reports, periodontitis is the most commonly known disease in humans in most parts of the world, with a high prevalence, so that almost half of the children and almost all adults are also affected.(4) The early stage of the disease is gingivitis, in which the junctional epithelium remains on its initial position on the teeth.(5) If the inflammatory process involves gums and the periodontium and periodontal attachment loss has occurred, this condition should then be defined as the so-called periodontitis.(6) The most common form of periodontitis is chronic periodontitis, which is associated with plaque formation and progresses at a slow to moderate rate, but severe destructive courses may also be encompassed.(2,3)
Disease progression rate can be influenced by
local, systemic, or environmental factors that are affected by the host–bacterial natural reaction.(2,3)
Clinical attachment loss (CAL) is the clinical appearance detected in periodontitis and not in gingivitis.(7) It usually connected with pocket formation, density changes, and changes in the adjacent alveolar bone height.(7)
Periodontitis can be divided into three forms of chronic periodontitis, aggressive periodontitis, and periodontitis as a manifestation of systemic disease.(7) Periodontitis is not an age-related disease, but an age-associated disease.(7) The severity of the disease can be mild, moderate, and severe; CAL of 1-2 mm indicates mild damage, CAL of 3-4 mm suggests moderate damage, and CAL of 5 mm indicates severe damage.(6)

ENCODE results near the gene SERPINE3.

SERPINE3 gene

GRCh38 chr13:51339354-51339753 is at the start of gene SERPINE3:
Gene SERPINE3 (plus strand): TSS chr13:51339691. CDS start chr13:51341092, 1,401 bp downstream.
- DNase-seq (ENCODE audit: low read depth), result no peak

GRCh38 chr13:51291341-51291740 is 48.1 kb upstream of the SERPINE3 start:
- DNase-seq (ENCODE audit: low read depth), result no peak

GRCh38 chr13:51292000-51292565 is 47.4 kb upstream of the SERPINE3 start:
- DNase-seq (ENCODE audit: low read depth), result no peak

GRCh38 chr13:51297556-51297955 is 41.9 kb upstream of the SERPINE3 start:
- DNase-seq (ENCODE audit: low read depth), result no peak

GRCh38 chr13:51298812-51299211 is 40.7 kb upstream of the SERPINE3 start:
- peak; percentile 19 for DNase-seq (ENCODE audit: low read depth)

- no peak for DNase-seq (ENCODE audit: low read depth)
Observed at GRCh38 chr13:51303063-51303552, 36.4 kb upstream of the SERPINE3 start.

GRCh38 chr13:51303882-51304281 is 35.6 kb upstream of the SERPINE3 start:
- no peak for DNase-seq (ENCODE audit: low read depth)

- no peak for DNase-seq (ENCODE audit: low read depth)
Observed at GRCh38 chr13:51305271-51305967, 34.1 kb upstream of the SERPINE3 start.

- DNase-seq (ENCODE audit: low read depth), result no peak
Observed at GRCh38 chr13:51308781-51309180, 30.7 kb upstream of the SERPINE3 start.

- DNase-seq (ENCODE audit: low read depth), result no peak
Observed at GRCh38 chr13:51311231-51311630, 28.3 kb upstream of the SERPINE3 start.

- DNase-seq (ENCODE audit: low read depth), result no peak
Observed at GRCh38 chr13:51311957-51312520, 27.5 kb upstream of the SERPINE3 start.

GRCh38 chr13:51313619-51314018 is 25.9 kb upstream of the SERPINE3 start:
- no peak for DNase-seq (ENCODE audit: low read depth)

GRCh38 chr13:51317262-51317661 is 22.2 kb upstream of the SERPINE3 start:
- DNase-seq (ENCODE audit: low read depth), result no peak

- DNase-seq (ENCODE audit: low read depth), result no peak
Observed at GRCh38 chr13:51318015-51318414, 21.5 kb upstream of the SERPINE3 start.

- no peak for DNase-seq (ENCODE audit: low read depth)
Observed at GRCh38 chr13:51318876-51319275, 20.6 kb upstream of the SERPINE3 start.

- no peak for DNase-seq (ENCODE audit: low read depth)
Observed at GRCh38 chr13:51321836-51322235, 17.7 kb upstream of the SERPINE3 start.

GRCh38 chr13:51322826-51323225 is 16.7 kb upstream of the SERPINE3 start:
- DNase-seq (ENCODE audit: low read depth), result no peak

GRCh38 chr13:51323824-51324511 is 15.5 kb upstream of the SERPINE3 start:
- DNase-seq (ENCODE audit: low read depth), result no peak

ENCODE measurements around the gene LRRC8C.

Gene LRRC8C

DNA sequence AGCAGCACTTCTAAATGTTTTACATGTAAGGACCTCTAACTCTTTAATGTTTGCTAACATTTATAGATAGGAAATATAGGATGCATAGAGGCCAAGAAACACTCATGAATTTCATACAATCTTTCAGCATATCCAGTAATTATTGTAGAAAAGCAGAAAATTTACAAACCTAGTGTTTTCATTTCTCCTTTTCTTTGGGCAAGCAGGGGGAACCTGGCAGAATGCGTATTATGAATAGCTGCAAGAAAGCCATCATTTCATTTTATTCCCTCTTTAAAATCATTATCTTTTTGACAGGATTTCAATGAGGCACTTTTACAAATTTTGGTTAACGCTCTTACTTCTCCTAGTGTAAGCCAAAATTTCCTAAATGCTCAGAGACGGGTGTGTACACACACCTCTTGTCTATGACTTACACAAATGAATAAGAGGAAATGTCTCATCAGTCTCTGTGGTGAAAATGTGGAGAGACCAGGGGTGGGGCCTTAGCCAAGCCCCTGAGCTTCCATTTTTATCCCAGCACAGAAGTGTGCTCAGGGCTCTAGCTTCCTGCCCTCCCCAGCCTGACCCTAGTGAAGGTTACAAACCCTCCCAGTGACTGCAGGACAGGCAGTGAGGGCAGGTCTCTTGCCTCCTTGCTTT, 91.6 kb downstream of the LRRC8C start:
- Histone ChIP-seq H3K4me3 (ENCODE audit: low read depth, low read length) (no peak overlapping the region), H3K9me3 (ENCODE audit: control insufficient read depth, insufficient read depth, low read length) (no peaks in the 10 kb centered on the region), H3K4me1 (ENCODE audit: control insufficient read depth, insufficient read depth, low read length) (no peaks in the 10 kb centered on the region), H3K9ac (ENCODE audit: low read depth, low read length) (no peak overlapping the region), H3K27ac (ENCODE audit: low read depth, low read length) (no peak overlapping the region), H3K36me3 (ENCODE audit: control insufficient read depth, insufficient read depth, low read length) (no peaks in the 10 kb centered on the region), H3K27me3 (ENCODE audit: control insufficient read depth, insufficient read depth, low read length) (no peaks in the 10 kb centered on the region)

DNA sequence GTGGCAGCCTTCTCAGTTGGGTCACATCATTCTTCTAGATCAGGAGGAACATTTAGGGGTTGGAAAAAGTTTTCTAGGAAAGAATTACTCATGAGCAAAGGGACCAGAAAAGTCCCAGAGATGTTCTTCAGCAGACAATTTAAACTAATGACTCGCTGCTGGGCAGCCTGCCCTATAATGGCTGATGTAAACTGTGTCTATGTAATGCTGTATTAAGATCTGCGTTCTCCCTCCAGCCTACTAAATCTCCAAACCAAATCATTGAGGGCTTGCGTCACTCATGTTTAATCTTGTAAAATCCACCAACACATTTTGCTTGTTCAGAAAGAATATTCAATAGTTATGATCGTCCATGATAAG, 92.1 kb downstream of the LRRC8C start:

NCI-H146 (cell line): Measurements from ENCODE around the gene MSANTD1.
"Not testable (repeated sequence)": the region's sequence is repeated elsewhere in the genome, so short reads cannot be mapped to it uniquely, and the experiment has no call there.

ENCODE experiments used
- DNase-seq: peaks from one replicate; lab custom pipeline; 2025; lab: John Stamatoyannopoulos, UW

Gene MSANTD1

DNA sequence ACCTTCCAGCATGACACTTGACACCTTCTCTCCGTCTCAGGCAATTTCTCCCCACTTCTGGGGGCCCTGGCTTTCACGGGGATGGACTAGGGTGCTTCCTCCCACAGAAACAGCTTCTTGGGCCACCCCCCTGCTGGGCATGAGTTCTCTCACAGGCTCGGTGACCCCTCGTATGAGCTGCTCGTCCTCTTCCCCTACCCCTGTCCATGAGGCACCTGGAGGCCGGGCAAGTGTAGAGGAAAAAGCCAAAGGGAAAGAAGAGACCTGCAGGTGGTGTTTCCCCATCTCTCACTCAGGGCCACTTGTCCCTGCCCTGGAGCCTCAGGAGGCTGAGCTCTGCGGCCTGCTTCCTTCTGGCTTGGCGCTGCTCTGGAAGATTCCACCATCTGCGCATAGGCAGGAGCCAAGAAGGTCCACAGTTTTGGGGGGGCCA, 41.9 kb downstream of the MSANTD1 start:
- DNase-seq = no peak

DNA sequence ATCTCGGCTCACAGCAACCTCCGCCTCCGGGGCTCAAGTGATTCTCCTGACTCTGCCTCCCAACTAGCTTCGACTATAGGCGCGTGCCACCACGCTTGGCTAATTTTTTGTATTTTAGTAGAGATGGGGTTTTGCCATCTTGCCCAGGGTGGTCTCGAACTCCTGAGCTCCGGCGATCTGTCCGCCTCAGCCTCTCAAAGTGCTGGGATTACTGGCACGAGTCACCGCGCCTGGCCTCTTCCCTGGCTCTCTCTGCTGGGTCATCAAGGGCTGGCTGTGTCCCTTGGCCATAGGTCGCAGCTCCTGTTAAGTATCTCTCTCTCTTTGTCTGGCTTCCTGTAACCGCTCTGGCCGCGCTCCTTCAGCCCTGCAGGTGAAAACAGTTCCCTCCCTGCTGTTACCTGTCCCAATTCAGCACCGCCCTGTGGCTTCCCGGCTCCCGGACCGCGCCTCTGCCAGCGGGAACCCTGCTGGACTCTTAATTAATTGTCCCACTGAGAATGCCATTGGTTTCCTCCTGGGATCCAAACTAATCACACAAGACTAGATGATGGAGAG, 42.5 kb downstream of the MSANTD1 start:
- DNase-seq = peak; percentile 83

Smoking is common in low-income adults, more than that in middle- or high-income adults, whereas it is less in people with higher levels of education.(6) Evidence shows that regardless of age, sex, and plaque index, smokers and ex-smokers are 7.2 and 3.2 times more likely to develop periodontal disease than non-smokers, respectively, and that smoking can affect the periodontal tissue more in men than in women.(8)
Several studies have been done on smokers and found that there is no difference in plaque formation compared with non-smokers, which indicates that if changes such as loss of alveolar bone of compromised periodontal condition and increased number of missing teeth have